Communication with others is something that we take for granted, but there are really many elements involved and many processes occurring behind our words.
Research shows that the words we say are only 20% of what we communicate. What comprises the other 80%? It includes body language, tone, and the listener’s interpretation. We are aware of body language and tone and can partially control them; however the listener’s interpretation is totally out of our control. In addition, the speaker assumes that the listener will understand what he or she means.
Additionally, people use the same words but with different meanings . For example, when the slang expression “shut up” first came out, the literal meaning seemed like “be quiet” which was insulting. However from the tone and body language, the listener might have understood that the speaker meant something other than be quiet, something very positive.
Many people don’t speak accurately and listeners need to interpret what is said and its proper context. Some people tend to exaggerate when they speak and the listener has to adjust accordingly. Alternatively, many understate their messages which forces the listener to read between the lines.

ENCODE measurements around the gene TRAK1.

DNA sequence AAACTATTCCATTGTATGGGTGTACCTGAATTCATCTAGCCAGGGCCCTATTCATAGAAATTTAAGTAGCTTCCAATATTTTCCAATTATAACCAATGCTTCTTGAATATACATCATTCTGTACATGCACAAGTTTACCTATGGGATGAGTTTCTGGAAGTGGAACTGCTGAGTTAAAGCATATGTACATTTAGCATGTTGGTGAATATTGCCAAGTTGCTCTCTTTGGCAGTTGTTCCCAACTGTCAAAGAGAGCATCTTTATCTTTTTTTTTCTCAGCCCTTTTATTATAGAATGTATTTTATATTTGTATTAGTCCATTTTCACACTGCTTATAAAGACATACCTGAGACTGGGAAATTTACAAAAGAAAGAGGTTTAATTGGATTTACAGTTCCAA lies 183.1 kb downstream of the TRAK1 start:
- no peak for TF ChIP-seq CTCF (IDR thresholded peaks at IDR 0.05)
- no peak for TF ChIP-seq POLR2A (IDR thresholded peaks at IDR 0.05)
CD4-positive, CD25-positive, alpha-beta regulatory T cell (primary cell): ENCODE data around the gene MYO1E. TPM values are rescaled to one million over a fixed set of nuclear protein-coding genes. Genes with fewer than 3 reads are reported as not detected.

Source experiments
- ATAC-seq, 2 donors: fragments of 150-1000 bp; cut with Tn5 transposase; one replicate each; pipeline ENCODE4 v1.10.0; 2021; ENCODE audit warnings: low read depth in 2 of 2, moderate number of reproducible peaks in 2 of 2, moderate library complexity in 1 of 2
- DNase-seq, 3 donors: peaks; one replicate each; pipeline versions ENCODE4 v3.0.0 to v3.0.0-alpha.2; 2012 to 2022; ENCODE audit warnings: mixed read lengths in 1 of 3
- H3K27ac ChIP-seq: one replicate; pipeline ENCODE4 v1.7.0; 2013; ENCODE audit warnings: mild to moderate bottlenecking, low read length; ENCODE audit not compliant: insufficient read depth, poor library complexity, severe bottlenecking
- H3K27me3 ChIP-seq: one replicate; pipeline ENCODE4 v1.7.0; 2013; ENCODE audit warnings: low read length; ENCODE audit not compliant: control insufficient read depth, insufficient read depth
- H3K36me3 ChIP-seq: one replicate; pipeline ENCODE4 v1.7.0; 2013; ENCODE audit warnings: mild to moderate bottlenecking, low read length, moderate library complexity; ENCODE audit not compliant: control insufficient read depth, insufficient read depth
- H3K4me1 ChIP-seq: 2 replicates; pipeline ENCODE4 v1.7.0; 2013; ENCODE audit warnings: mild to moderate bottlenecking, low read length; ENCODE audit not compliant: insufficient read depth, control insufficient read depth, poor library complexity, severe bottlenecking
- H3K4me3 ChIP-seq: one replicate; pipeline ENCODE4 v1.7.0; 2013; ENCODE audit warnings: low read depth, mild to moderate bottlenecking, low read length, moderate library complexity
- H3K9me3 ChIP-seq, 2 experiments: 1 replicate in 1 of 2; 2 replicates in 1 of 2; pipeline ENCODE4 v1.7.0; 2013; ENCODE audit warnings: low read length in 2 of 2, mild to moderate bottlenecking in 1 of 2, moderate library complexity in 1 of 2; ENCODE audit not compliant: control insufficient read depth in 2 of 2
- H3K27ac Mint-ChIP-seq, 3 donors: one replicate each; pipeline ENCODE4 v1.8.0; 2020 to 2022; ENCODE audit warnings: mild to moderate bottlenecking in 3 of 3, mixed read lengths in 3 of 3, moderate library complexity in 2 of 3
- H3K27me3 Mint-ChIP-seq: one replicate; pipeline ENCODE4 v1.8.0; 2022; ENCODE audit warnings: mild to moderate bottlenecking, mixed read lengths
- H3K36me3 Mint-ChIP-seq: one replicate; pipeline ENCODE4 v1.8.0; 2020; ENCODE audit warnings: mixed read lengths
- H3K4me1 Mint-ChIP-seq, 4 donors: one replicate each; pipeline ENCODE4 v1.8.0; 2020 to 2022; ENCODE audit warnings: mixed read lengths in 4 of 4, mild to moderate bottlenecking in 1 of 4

What can we do to avoid these potential misunderstanding? When you are talking with someone and things don’t feel right, pay attention to that feeling. Ask the speaker, “from what you said, I understood “abc”. Is that what you meant?” In addition, when you say something and the other person reacts differently than expected, ask them, “How did you understand what I just said?” Clarify interpretations to ensure better understanding and better relationships.
One more thing. The deeper the relationship, the more vulnerable you and the other person are. Therefore, you should work at improving understanding with your close friends and family members.
Next week, we will continue with more techniques for improving communications.